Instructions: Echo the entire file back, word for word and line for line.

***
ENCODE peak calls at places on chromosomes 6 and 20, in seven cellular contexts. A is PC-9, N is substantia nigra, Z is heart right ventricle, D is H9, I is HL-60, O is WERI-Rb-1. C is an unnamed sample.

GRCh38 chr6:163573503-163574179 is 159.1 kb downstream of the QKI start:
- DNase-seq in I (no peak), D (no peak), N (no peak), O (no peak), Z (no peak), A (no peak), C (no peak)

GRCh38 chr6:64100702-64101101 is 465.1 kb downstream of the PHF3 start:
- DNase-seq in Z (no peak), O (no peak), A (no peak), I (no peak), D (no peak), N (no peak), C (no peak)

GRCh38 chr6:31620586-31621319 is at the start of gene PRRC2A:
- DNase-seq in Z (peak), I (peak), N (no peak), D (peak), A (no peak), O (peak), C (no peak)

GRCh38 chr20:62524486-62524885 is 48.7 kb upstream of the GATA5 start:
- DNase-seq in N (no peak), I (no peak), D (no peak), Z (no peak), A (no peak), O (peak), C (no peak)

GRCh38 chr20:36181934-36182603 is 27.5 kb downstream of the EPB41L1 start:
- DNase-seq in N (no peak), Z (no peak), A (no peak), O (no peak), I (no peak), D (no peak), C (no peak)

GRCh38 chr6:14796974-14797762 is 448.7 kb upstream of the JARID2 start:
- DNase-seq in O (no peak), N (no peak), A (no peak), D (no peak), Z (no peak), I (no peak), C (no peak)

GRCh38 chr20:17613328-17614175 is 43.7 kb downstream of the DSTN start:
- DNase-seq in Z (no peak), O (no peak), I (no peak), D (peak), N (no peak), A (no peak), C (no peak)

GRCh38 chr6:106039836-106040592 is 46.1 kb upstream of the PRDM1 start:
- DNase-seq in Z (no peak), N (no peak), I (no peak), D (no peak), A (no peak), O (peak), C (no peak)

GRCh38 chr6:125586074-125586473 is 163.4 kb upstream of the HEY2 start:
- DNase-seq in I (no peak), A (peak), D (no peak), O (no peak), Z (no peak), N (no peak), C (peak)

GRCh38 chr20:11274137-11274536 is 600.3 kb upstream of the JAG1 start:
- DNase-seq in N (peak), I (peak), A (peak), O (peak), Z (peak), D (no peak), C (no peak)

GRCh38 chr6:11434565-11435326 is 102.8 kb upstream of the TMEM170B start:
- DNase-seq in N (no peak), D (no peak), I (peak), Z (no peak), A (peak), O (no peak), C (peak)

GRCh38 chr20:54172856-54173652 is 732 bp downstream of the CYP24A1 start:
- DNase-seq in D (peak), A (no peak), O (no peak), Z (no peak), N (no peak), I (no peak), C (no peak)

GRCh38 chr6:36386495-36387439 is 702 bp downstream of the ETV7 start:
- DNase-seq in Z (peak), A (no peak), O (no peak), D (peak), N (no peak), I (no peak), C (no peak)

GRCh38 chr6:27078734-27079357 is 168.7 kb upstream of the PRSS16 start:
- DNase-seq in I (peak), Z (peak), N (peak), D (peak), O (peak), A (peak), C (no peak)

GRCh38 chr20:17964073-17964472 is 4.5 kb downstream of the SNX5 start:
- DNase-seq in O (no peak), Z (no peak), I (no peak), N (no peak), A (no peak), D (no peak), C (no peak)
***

ENCODE peak calls at places on chromosomes 6 and 20, in seven cellular contexts. A is PC-9, N is substantia nigra, Z is heart right ventricle, D is H9, I is HL-60, O is WERI-Rb-1. C is an unnamed sample.

GRCh38 chr6:163573503-163574179 is 159.1 kb downstream of the QKI start:
- DNase-seq in I (no peak), D (no peak), N (no peak), O (no peak), Z (no peak), A (no peak), C (no peak)

GRCh38 chr6:64100702-64101101 is 465.1 kb downstream of the PHF3 start:
- DNase-seq in Z (no peak), O (no peak), A (no peak), I (no peak), D (no peak), N (no peak), C (no peak)

GRCh38 chr6:31620586-31621319 is at the start of gene PRRC2A:
- DNase-seq in Z (peak), I (peak), N (no peak), D (peak), A (no peak), O (peak), C (no peak)

GRCh38 chr20:62524486-62524885 is 48.7 kb upstream of the GATA5 start:
- DNase-seq in N (no peak), I (no peak), D (no peak), Z (no peak), A (no peak), O (peak), C (no peak)

GRCh38 chr20:36181934-36182603 is 27.5 kb downstream of the EPB41L1 start:
- DNase-seq in N (no peak), Z (no peak), A (no peak), O (no peak), I (no peak), D (no peak), C (no peak)

GRCh38 chr6:14796974-14797762 is 448.7 kb upstream of the JARID2 start:
- DNase-seq in O (no peak), N (no peak), A (no peak), D (no peak), Z (no peak), I (no peak), C (no peak)

GRCh38 chr20:17613328-17614175 is 43.7 kb downstream of the DSTN start:
- DNase-seq in Z (no peak), O (no peak), I (no peak), D (peak), N (no peak), A (no peak), C (no peak)

GRCh38 chr6:106039836-106040592 is 46.1 kb upstream of the PRDM1 start:
- DNase-seq in Z (no peak), N (no peak), I (no peak), D (no peak), A (no peak), O (peak), C (no peak)

GRCh38 chr6:125586074-125586473 is 163.4 kb upstream of the HEY2 start:
- DNase-seq in I (no peak), A (peak), D (no peak), O (no peak), Z (no peak), N (no peak), C (peak)

GRCh38 chr20:11274137-11274536 is 600.3 kb upstream of the JAG1 start:
- DNase-seq in N (peak), I (peak), A (peak), O (peak), Z (peak), D (no peak), C (no peak)

GRCh38 chr6:11434565-11435326 is 102.8 kb upstream of the TMEM170B start:
- DNase-seq in N (no peak), D (no peak), I (peak), Z (no peak), A (peak), O (no peak), C (peak)

GRCh38 chr20:54172856-54173652 is 732 bp downstream of the CYP24A1 start:
- DNase-seq in D (peak), A (no peak), O (no peak), Z (no peak), N (no peak), I (no peak), C (no peak)

GRCh38 chr6:36386495-36387439 is 702 bp downstream of the ETV7 start:
- DNase-seq in Z (peak), A (no peak), O (no peak), D (peak), N (no peak), I (no peak), C (no peak)

GRCh38 chr6:27078734-27079357 is 168.7 kb upstream of the PRSS16 start:
- DNase-seq in I (peak), Z (peak), N (peak), D (peak), O (peak), A (peak), C (no peak)

GRCh38 chr20:17964073-17964472 is 4.5 kb downstream of the SNX5 start:
- DNase-seq in O (no peak), Z (no peak), I (no peak), N (no peak), A (no peak), D (no peak), C (no peak)